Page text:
By Robert Tohe
Our Wild America New Mexico representative
A December 4 public hearing by the New Mexico Mining and Minerals Division regarding Rio Grande Resourses Corp.’s application to move Mount Taylor uranium mine from “standby” to “active” status raised many unanswered questions.
The underground mine, formerly owned by Chevron, produced uranium ore from 1979 to 1982 and from 1985 to 1989 before being shut down in January 1990 because of the depressed uranium market. General Atomics Corp., of which Rio Grande Resources is a subsidiary, bought it in 1991.
The mine has been inactive and polluting the surrounding environment for the last 25 years. It has been on “standby” status for the last 15 years. The law doesn’t require mines to remediate while on standby status, and the mine’s standby renewals have run out, so the application for active status may just be another way to avoid cleanup.
The proposed life of the mine is 19 years. However, uranium as a commodity is susceptible to the boom-and-bust cycle of prices. Proponents for a return to the glory days of uranium mining have always hitched their economic strategy to uranium industries’ needs, ignoring important critical components for a more diversified Cibola County economic base.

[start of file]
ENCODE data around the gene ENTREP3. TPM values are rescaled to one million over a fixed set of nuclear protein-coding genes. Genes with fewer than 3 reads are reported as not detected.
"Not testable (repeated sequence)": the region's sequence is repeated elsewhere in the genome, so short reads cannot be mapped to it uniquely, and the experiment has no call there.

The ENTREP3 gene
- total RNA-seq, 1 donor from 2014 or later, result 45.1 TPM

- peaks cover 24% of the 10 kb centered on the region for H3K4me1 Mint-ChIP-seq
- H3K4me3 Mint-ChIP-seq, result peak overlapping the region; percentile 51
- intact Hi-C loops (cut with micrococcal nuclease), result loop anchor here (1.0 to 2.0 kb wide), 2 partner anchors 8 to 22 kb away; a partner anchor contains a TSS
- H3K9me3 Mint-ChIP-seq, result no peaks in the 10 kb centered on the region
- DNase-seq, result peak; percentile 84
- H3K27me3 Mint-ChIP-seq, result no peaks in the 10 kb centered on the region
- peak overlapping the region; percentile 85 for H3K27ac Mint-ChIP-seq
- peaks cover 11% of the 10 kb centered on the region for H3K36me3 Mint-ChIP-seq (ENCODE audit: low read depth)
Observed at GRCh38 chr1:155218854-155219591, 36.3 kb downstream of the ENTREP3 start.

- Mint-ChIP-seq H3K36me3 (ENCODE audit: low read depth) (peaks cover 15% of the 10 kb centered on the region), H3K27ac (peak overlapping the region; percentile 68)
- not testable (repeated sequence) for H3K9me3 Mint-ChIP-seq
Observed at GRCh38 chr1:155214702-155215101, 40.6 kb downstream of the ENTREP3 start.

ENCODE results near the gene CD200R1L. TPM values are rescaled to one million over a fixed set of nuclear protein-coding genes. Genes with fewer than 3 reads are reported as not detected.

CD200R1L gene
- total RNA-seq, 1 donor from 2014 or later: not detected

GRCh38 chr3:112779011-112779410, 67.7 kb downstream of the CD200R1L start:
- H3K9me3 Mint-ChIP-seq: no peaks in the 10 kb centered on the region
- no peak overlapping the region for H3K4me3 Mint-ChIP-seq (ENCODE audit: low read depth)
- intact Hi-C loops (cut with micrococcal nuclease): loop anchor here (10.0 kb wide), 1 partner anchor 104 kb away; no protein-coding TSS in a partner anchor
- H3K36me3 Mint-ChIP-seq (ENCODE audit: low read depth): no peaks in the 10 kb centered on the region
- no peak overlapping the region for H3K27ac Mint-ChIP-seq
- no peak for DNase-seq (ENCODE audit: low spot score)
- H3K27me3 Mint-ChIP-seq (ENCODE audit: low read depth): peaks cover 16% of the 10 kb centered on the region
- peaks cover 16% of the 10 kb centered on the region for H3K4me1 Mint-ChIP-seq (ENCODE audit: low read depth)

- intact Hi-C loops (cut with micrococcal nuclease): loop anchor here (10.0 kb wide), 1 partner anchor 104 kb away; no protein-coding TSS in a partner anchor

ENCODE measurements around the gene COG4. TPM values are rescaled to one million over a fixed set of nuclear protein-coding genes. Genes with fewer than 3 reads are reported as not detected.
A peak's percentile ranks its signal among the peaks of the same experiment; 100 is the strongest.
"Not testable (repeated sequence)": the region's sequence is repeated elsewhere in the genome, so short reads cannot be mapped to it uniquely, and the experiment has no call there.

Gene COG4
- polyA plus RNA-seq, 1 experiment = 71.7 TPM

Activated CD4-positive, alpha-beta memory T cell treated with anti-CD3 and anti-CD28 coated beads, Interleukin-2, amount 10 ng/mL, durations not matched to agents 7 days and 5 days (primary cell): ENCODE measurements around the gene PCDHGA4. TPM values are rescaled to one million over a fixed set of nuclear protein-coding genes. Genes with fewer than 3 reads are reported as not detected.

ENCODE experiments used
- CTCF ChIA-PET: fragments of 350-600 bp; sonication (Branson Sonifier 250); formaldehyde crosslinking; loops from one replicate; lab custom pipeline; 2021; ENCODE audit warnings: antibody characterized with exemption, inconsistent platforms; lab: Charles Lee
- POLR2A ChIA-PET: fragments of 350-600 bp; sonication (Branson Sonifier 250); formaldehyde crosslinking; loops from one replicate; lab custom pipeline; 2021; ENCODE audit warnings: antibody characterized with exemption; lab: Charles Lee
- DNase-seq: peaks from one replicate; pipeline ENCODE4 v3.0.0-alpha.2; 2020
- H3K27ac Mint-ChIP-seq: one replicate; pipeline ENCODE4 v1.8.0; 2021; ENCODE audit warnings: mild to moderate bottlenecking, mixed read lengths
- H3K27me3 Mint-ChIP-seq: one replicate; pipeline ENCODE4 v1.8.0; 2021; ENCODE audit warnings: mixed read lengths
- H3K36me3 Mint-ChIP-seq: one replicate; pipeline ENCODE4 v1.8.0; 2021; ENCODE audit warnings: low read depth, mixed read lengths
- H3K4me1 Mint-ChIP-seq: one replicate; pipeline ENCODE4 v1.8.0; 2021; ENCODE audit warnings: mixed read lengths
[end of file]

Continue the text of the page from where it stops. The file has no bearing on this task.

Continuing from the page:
Paul Robinson, research director at Southwest Research and Information Center, testified at the hearing that in order for Mount Taylor mine to be economically viable, the price of uranium needs to reach $65 a pound. The price has remained at $50 a pound since 2012.
Joe Lister, Mount Taylor Mine manager, stated in an application in 1994 that Mount Taylor would be mining by 2010. This is the company’s third application. Yet the company has not mined a single pound of uranium during its 26 years.
Anne Rogers Berkeley, attorney for the Pueblo of Acoma, asked Lister about water rights. Lister said the Office of State Engineer grandfathered water rights for Rio Grande Resources. The company has no current water right permit with OSE. If RGRC has no current water right permit, RGRC have beneficial, surplus water use, more than the company can use.
Susan Gordon of the Multicultural Alliance for a Safe Environment aired concerns about the spread of contamination from radioactive and toxic waste rock stockpiled at the mine site and from groundwater mixing in the open mine shaft during prolonged standby periods.
Gordon estimated that 75 people attended the December 4 hearing in Grants, including many from the Navajo Nation and nearby pueblos, and most of those in attendance opposed reactivation.
Please send a comment opposing reactivation of the Mount Taylor uranium mine to the Mining and Minerals Diversion at email@example.com before January 4, or take action on the Amigos Bravos website.
Photo of Mount Taylor